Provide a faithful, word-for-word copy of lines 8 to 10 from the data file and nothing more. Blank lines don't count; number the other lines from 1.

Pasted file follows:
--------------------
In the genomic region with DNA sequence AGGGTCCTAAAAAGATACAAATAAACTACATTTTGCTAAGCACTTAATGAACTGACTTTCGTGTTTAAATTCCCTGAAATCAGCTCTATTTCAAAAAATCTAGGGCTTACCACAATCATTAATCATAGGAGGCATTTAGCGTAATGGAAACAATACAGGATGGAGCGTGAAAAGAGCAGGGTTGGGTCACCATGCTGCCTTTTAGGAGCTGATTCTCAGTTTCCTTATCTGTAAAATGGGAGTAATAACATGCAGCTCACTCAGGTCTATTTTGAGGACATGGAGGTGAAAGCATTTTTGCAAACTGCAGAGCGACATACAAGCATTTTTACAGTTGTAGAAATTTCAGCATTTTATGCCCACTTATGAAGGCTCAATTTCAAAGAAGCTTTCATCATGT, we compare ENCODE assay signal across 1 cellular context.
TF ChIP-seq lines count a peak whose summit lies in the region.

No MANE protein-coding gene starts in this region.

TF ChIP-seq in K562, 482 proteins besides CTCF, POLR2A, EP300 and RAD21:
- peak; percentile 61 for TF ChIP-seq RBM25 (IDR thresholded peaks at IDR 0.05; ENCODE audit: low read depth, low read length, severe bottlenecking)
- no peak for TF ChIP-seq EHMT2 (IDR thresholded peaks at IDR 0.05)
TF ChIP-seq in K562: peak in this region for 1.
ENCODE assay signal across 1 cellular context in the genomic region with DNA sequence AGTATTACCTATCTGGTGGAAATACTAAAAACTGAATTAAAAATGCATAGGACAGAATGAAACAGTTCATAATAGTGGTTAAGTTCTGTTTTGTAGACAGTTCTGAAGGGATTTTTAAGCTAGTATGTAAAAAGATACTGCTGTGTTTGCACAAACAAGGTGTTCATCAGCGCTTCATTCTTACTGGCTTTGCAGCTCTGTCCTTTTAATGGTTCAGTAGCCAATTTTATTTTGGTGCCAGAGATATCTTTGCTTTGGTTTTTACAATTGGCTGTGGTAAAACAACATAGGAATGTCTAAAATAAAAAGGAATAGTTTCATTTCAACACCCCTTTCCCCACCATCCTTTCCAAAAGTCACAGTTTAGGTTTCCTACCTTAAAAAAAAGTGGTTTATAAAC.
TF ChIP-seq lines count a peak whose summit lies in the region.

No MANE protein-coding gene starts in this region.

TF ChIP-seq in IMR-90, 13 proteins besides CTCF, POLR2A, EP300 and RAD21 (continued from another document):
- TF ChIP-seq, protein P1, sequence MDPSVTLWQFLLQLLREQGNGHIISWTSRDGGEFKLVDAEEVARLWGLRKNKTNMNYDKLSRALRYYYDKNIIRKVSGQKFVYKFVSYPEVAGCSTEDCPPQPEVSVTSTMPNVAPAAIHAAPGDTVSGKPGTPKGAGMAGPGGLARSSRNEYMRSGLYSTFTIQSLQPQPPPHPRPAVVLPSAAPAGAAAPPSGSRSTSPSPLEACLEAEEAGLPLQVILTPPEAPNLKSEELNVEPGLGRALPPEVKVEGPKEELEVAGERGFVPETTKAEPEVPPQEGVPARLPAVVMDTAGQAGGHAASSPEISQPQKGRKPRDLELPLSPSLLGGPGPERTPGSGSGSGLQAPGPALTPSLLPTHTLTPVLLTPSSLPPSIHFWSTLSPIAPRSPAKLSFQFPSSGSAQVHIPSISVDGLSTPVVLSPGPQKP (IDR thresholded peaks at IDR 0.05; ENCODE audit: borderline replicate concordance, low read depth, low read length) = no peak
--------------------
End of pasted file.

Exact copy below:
ENCODE assay signal across 1 cellular context in the genomic region with DNA sequence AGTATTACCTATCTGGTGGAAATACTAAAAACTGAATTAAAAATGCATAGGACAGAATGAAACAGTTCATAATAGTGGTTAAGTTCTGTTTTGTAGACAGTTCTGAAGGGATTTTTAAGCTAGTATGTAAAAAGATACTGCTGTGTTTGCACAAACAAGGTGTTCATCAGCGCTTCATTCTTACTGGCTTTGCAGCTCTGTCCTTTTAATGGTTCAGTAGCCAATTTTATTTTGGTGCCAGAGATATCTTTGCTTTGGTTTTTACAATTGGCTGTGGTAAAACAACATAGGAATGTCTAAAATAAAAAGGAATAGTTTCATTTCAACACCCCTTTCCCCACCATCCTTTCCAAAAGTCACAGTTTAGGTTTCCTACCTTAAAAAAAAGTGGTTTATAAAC.
TF ChIP-seq lines count a peak whose summit lies in the region.

No MANE protein-coding gene starts in this region.